State of the Arts 2012
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TUTS breathes new life into Jekyll & Hyde with dance diva Deborah Cox and Constantine Maroulis

TUTS breathes new life into Jekyll & Hyde with dance diva Deborah Cox and Constantine Maroulis

Jekyll & Hyde TUTS
Deborah Cox and Constantine Maroulis Photo by Smallz & Raskind

Editor's Note: As part of CultureMap's State of the Arts series, we are highlighting upcoming fall arts events you won't want to miss.

It’s that classic love story. You know the one. Boy meets proper Victorian girl. Then, boy meets kindly prostitute. Boy is actually mad scientist working on a secret formula for separating men into good and evil halves. Boy develops pesky split personality disorder. Bizarre love quadrilateral forms. Everybody sings about it.

That’s right Jekyll & Hyde that literal monster musical, that first took its transmuting potion at the Alley Theatre over twenty years ago, is lumbering back home October 9th for the Theatre Under the Stars fall season, a national tour, and then a limited engagement run on Broadway. 

First conceived in 1990 by Frank Wildhorn and Steve Cuden, with book and lyrics by Leslie Bricusse and music by Wildhorn, Jekyll & Hyde possessed many of the elements of the great 1980s and 90s British blockbuster musicals: a story based on a beloved literary work (preferably in the public domain), a down on her luck prostitute or ingenue, one or two songs that could easily crossover to the pop charts, and a depressing ending but dramatic death number. But unlike some other of those big musicals of the era, there was a bit of lingering doubt as to whether Jekyll & Hyde wanted us to take it completely serious. And that’s what made it fun.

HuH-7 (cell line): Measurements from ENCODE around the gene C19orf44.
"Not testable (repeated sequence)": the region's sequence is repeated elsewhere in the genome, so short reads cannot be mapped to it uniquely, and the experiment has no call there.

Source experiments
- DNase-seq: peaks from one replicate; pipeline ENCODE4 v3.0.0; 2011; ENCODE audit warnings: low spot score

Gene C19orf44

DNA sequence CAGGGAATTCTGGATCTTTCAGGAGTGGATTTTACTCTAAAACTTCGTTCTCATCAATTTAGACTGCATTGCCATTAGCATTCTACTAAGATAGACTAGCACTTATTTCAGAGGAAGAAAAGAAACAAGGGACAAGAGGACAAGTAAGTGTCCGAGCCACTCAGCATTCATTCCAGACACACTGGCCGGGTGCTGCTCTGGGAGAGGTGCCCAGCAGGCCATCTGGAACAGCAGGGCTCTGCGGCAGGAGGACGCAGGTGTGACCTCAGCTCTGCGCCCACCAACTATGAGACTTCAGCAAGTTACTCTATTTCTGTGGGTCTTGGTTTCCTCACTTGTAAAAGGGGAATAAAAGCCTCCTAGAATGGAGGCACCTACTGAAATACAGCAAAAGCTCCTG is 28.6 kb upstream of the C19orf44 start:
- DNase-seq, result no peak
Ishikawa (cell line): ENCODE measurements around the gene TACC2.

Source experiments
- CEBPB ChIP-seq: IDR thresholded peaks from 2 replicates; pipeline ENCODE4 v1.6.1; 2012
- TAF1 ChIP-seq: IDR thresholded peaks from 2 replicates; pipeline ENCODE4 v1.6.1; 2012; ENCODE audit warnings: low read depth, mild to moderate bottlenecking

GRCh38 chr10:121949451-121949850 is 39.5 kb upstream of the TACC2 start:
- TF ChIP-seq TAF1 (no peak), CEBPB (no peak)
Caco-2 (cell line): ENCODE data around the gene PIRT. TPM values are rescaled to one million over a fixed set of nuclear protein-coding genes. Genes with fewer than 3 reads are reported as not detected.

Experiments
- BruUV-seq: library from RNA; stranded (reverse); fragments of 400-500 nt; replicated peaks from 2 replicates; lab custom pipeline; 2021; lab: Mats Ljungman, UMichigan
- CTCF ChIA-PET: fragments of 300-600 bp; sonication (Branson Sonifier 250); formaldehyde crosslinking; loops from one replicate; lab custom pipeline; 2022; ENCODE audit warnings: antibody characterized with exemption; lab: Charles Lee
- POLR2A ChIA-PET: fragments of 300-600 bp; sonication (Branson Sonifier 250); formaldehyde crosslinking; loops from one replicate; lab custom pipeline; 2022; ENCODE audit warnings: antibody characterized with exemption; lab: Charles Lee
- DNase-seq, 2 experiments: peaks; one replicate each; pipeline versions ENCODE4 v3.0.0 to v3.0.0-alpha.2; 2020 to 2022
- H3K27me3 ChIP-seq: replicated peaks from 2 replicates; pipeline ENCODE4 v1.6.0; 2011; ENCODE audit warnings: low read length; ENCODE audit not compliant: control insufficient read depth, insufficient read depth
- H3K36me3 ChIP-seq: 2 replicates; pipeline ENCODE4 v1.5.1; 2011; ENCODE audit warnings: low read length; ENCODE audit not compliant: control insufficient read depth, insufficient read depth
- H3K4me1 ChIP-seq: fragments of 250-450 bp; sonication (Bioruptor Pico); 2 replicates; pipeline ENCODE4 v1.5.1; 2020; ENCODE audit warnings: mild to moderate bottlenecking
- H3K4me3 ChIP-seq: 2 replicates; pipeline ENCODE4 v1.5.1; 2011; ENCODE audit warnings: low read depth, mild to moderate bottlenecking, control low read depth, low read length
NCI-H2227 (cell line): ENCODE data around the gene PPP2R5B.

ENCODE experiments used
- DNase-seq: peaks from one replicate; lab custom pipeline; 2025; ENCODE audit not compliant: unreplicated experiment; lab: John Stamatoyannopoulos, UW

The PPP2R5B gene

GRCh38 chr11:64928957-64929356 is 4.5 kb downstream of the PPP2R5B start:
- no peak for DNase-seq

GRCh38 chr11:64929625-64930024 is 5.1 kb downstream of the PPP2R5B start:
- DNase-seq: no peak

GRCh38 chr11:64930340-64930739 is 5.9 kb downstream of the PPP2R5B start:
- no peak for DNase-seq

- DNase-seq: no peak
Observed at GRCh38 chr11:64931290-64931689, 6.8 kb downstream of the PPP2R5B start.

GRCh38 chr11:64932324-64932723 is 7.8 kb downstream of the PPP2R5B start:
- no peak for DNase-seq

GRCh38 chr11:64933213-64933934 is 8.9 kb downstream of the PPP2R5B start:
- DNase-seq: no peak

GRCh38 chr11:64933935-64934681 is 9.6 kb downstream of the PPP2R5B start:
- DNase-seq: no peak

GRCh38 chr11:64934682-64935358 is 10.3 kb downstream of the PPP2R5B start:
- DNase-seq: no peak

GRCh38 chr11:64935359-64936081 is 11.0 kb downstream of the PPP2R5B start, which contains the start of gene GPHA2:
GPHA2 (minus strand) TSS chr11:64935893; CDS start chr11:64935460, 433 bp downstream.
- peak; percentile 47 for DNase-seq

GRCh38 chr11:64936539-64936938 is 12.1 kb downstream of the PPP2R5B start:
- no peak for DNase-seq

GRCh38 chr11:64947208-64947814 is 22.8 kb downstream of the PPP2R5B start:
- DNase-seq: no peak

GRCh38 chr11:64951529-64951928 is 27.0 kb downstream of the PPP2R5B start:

Long after Jekyll & Hyde’s first Broadway run ended, several of its songs became staples at beauty pageants and ice skating competitions. Of the countless singers who covered the tunes perhaps most notable are Liza Minnelli’s interpretation of “A New Life,” Lucy’s power ballad plea for better prostitute retirement plans, and Donny Osmond’s stirring rendition of “This Is the Moment,” Jekyll’s ode to the joys of recklessly testing mad scientific formulas on oneself.

So what’s new with this fourth national tour? The revival will be directed by Jeff Calhoun, who was nominated for 2012 Tony for the surprise Broadway hit Newsies.

The characters of Jekyll and Hyde will be played by former American Idol finalist and Tony nominee Constantine Maroulis. Maroulis should be quite comfortable playing a the Victorian version of a science nerd and his monstrous alter ego since his last theatrical visit to Houston was playing mild-mannered earth scientist Melvin Ferd and his assertive personality, the Toxic Avenger at the Alley.

Prostitute Lucy with a heart and voice of gold will be played by Grammy nominated dance diva Deborah Cox, who also played the lead role in Elton John and Tim Rice’s Broadway musical, Aida.

Promotional videos for the coming tour show Maroulis and Cox with both matching brooding stares and luxurious flowing hair. So really, only Osmond and Minnelli might have made a better pairing.

Whether you’re ready to plunge into a Broadway spectacle on the nature of good and evil or are looking to ironically enjoy what is essentially a musical musing on Victorian England’s lack of good mental health care, save the date for Jekyll & Hyde.